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1933 Williams Allegorical Map of the World

Civilization Struggles Between Extravagance and Depression - Main View

1933 Williams Allegorical Map of the World


An allegorical map of the Civilization torn between Extravagance and Depression at the height of the Great Depression.


Civilization Struggles Between Extravagance and Depression
  1933 (dated)     15.5 x 11 in (39.37 x 27.94 cm)


This is a 1933 John Scott Williams allegorical map of the world highlighting the struggle between extravagance and depression at the height of the Great Depression. Drawn in an Art Deco style, Civilization, illustrated as a man superimposed over the Earth, stands at the center in a position reminiscent of a crucifixion and is flanked by Extravagance and Depression. Extravagance, on the left, is showering himself in gold coins, while Depression is hiding his eyes and commanding a gigantic Octopus to drag Civilization down into the depths.
Wealth in 1933
The cover story associated with the article, entitled 'Is the World Bankrupt?' attempts to analyze government finances on a global scale and comments on the increasing prevalence of governments relying on national debt to sustain themselves rather than increased taxation or cuts to spending. One factor that the author, Viscount Snowden, points to is the increase in spending on global militaries, even after the horrors of the 'war to end all wars', or as we remember it today World War I. This likely means that the accompanying cover illustration is not meant to be interpreted as a commentary on personal finance but on global government spending.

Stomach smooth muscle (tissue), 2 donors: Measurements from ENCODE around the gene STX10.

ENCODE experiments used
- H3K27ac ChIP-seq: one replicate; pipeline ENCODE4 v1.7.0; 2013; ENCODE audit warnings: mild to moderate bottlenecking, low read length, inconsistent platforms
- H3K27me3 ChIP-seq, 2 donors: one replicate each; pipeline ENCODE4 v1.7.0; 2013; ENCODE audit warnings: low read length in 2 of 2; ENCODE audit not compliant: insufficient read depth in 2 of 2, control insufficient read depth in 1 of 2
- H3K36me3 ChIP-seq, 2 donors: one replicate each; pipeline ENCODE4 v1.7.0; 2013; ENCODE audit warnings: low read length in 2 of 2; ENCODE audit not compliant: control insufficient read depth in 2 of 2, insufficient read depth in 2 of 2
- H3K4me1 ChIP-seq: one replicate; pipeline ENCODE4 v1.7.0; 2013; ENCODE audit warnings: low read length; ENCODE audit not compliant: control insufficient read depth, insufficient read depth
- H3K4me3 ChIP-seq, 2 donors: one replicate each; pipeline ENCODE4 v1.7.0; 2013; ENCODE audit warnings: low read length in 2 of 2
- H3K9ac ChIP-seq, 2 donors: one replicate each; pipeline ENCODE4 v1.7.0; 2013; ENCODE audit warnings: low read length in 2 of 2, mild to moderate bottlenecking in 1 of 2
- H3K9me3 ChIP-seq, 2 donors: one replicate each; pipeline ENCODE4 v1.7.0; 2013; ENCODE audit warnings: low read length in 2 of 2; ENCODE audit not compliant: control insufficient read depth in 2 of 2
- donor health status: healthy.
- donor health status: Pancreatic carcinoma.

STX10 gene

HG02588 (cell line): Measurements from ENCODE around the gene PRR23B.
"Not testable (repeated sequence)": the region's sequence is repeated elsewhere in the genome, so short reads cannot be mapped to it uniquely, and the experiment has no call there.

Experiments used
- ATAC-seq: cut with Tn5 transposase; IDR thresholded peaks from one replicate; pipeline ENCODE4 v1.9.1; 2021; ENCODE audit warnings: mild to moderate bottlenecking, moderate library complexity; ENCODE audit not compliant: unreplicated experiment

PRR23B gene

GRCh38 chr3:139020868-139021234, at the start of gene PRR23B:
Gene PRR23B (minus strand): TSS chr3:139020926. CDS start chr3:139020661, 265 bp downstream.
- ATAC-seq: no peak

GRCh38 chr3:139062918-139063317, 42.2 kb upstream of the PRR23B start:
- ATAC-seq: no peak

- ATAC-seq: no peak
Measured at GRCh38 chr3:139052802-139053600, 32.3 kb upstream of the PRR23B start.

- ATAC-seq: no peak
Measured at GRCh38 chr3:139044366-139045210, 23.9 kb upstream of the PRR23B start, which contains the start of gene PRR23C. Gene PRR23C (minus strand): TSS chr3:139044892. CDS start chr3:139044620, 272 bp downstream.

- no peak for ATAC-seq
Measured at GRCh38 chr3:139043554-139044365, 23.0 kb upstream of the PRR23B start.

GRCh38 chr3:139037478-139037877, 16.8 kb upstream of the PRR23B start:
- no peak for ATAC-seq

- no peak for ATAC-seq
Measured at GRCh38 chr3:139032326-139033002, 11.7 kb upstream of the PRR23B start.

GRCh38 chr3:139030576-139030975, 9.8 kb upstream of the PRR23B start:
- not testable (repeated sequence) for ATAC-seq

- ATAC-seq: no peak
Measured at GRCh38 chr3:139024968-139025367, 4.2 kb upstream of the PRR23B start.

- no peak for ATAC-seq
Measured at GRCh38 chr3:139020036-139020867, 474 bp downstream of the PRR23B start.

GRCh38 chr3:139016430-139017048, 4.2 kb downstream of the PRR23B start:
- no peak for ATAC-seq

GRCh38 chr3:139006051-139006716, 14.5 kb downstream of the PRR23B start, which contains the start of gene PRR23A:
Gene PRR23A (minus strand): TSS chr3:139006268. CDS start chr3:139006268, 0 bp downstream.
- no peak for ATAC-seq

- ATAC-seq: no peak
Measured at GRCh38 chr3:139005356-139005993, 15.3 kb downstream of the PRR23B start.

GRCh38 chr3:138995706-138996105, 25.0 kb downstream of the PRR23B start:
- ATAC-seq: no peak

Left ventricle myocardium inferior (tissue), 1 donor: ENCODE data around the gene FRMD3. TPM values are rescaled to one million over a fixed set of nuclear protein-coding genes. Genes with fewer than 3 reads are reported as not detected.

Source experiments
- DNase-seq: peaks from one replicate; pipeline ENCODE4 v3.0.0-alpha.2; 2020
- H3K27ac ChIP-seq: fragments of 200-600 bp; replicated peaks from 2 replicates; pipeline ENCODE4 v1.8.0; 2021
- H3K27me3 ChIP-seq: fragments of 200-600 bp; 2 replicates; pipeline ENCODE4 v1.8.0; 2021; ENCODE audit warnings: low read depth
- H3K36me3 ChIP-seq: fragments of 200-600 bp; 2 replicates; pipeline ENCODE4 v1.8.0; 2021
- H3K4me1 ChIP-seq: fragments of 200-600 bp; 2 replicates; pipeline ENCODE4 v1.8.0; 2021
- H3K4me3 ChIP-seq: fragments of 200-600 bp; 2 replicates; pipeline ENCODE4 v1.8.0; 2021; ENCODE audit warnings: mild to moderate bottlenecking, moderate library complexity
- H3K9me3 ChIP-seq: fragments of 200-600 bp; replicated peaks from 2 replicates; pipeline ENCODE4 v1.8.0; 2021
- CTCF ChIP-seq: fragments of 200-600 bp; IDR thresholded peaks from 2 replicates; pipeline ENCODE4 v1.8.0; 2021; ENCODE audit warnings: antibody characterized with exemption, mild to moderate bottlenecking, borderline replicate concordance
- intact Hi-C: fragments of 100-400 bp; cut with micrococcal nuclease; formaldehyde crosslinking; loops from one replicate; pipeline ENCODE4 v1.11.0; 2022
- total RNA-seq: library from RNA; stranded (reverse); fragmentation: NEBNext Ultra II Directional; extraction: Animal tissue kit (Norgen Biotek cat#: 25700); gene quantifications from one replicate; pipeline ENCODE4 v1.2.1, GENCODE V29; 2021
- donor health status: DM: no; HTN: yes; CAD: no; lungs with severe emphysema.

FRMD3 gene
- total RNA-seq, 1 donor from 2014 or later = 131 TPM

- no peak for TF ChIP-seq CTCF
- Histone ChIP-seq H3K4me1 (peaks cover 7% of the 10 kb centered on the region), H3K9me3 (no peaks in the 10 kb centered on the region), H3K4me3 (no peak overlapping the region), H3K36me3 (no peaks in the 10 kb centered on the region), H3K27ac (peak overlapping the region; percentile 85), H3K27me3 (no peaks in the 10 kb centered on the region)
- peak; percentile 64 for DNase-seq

If this interpretation is followed, Depression is in fact a personification of the global financial crisis, which is pulling Civilization down into the depths of unknown suffering. Extravagance, perhaps, relates to the idea that governments can simply continue to spend money however they see fit in the current world order, because a country not paying its debts is no longer shameful, but commonplace.
Publication History
This allegorical map was drawn by John Scott Williams and published on the cover of the Sunday, October 22, 1933 edition of the New York Herald Tribune Magazine.


John Scott Williams (August 18, 1877 - November 1975) was an English artist active in the United States. Born in Everton, Liverpool, England, Williams immigrated to the United States in 1885 and studied nights at the Art Institute of Chicago. While attending the Art Institute, Williams worked as a photographic retoucher and commercial artist. After graduating, Williams worked for the New York Herald Tribune from 1927 - 1934. His work also appeared in the Saturday Evening Post, Ladies' Home Journal, Redbook, and Collier's. He served as head of the fine arts department at Wyoming State University from 1948 - 1952 and also organized the American Artists' Professional league, serving as the organization's president from 1955 - 1957. He married Clara Elsene Peck, a fellow artist with whom he collaborated often, in 1906, with whom he had two children. Williams and Peck divorced in 1930, and Williams married Mina Van Bott later that same year on June 30, 1930 in Leonia, New Jersey. Williams died in Gettysburg, Pennsylvania in November 1975. More by this mapmaker...


Very good. Even overall toning. Newsprint. Front page of newspaper. Text on verso.